Then I had another surprise. A gift. We chatted while we worked and when she learned I was a writer, she asked if I would be willing to speak to an organization she belonged to. Would I ever! It was the American Association of University Women. They sponsor a terrific event every fall. I was enormously flattered.

I was reminded once again of how some wonderful opportunities come out of the blue and it's not always necessary to "make" things happen. That mentally is a trap authors fall into right now. We are oppressively aware of everything we could be doing regarding social media or promoting our work on-line.

I'm especially appreciative of gracious little jolts--the surprises--that come my way despite my bumbling.

Thursday, August 21, 2014

Singing about Signings

John here, on the heels of my first Bitter Crossing event, a signing at the South Portland, Maine, Books-a-Million. The store staff was fabulous, the event was fun, and it was great to see some old friends and meet a few new ones.

For me, signings are far from my natural habitat. I've never craved the spotlight, and a signing, after all, is a far cry from what, as the proverbial line goes, "got us there" – the solitary act of writing. In fact, writing is one of the least public activities I can imagine. (I'm typing this post at 4:35 a.m., wearing torn gym shorts, with my dog snoring at my feet.)

With Yvonne Cote (middle) and Florence Eaton,
who drove 3.5 and 2.5 hours, respectively

Some writers make signings look easy, chatting up everyone who walks through the door, even giving customers the hard-sell, or approaching customers in the isles: "Hi, I see you're looking for a mystery. Well, I'm the author of…." I applaud those who can do it. But that's not me. I'm the guy at the table, offering the simple, "Hello, I'll be happy to answer any questions you might have about my book."

If you are a writer who needs public validation, a book signing can be a long two-hour experience, because for every person who stops to talk, there are five who walk by the table. I read an interview with John Updike during the latter stages of his career in which he said he stopped doing signings altogether. Some writers feel like they are on display, don't like that feeling, don't need any additional promotion, and simply don't do them.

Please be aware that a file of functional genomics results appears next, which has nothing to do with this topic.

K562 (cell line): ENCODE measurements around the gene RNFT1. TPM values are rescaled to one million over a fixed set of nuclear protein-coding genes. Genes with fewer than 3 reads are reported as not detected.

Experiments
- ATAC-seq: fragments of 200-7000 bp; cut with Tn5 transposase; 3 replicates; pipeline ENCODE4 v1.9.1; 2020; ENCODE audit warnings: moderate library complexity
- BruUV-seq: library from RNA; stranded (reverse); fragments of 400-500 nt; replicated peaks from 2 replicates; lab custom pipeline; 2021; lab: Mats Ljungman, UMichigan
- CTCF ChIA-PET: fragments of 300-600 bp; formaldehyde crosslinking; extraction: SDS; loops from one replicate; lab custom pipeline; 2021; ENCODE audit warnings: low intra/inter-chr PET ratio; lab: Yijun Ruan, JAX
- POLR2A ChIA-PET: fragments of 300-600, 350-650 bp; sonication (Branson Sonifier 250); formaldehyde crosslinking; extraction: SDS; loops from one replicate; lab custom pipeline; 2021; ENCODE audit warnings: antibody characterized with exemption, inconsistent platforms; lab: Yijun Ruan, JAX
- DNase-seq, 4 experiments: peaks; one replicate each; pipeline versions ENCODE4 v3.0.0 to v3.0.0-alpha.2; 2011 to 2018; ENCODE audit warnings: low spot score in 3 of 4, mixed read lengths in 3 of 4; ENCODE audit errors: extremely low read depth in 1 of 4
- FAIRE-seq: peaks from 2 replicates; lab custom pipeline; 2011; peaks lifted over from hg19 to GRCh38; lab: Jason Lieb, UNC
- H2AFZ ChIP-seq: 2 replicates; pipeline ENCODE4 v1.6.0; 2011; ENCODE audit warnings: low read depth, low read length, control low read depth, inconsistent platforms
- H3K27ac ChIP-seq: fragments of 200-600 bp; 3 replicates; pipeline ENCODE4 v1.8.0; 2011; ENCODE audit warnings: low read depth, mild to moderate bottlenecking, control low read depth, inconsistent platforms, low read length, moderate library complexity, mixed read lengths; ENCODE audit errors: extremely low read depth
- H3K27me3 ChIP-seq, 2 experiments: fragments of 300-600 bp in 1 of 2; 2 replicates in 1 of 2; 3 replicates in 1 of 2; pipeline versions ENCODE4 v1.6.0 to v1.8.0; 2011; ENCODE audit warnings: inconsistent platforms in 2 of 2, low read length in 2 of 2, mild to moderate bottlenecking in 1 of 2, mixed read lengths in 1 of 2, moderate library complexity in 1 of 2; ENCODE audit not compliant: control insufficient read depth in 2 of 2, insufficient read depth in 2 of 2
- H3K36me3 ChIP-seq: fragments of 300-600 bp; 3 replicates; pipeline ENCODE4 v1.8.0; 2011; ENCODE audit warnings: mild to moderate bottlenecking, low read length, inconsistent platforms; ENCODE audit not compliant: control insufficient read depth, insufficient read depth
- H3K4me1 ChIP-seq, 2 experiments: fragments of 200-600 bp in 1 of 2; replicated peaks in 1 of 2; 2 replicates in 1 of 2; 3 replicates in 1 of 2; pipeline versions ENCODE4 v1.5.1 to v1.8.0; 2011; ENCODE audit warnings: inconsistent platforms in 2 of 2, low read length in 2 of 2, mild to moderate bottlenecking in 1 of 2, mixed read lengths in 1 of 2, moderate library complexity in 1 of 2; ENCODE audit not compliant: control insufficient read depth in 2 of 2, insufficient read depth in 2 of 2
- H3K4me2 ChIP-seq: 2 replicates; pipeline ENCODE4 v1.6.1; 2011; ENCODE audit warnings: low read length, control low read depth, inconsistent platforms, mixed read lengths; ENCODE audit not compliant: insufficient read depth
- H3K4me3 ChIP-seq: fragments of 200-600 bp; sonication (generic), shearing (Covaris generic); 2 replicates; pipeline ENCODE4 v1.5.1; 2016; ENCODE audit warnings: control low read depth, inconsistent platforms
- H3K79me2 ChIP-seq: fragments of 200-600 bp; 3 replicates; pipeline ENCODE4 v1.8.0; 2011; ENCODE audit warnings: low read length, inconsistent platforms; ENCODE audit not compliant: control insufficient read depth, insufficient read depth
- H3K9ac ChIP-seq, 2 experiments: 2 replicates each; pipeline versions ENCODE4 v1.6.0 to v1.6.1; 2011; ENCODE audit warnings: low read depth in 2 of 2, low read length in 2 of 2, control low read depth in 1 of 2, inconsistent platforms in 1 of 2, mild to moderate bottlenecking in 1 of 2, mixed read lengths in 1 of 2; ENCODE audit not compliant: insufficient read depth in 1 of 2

Most of us, though, know that self-promotion is a necessity in the 2014 world of publishing. For instance, I love doing interviews – face-to-face, radio, TV, or electronically. During a Q@A, I can talk about the writing and research process and even other people's books. The focus is the work itself, not the author – or at least that's my mindset.

So where does all of this leave me? Appreciating the people who attend my signings.

At the end of a signing, I'm usually asked if I thought it was a success. Not sure I know enough – or care enough – about the business aspect of writing to have a definition for a successful signing. I do know that one woman drove three-and-a-half hours to get a signed book from me on Saturday. She called the store to make sure I wouldn't leave when she got stuck in traffic. Another couple drove two-and-a-half hours. That's two book sales. Given the average royalty scale, that means I probably earned $2.